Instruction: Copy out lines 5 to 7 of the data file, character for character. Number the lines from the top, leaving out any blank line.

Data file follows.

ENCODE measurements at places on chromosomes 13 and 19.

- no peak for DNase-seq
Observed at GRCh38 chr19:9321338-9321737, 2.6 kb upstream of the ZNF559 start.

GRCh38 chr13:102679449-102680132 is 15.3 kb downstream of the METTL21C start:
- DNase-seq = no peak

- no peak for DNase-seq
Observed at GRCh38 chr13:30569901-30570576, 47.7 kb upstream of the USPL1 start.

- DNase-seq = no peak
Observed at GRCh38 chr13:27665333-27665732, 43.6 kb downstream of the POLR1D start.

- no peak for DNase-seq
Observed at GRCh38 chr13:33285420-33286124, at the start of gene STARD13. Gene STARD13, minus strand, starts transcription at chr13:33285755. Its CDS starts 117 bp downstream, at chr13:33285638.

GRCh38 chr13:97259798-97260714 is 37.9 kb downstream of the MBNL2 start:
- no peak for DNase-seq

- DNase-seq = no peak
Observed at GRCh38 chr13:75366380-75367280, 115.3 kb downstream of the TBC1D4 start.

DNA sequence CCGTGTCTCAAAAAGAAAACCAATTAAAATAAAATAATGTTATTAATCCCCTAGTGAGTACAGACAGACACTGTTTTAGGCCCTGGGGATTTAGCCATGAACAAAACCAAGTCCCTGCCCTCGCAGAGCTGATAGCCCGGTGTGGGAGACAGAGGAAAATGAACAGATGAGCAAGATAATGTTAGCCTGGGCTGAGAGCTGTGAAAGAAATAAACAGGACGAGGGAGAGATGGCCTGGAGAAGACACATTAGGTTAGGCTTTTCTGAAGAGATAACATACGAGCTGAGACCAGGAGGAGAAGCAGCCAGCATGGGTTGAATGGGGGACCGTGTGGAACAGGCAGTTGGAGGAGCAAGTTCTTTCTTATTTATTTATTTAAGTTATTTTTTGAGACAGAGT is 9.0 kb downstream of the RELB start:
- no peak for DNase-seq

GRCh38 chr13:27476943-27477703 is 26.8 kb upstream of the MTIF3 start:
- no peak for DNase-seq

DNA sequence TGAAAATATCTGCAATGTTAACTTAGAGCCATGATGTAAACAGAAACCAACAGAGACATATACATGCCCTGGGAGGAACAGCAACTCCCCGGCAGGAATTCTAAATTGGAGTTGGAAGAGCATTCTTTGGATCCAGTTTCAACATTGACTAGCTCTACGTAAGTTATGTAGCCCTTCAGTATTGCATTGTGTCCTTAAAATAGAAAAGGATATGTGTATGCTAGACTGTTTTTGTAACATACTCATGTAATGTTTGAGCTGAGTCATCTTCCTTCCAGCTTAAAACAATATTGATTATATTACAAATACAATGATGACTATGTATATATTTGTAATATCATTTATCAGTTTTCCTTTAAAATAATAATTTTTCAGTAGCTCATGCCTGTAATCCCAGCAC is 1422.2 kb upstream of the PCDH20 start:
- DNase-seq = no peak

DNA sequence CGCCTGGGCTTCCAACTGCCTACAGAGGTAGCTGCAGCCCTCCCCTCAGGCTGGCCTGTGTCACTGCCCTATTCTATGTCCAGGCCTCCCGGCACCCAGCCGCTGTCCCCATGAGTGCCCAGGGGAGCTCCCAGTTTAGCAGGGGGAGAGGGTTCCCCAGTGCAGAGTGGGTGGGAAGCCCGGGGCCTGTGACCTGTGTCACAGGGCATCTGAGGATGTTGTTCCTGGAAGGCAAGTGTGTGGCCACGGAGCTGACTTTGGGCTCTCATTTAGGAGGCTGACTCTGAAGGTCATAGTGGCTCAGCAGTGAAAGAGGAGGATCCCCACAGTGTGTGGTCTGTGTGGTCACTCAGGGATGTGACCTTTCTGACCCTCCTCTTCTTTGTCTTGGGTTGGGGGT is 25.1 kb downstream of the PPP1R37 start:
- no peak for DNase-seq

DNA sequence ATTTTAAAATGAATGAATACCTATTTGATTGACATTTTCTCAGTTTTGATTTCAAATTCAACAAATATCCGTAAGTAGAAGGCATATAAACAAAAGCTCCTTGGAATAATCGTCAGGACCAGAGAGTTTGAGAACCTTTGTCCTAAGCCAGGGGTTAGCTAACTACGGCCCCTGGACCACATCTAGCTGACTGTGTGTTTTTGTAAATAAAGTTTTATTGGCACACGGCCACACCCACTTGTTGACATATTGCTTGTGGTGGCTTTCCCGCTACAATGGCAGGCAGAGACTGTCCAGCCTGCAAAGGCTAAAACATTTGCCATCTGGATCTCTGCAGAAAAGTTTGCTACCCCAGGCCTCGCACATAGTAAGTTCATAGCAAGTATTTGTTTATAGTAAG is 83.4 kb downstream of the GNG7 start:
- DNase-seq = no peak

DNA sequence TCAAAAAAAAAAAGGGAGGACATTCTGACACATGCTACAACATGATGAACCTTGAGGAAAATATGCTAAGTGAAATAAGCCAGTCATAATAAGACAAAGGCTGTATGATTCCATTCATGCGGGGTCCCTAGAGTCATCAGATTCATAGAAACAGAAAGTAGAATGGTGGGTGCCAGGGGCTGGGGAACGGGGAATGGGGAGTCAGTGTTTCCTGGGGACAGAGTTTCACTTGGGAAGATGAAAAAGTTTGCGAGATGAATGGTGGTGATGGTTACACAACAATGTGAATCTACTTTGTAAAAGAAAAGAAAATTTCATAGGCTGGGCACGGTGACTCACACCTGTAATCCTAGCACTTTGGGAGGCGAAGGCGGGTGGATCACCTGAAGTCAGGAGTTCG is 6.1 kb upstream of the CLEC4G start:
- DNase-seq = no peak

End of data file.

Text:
- DNase-seq = no peak

- no peak for DNase-seq
Observed at GRCh38 chr13:30569901-30570576, 47.7 kb upstream of the USPL1 start.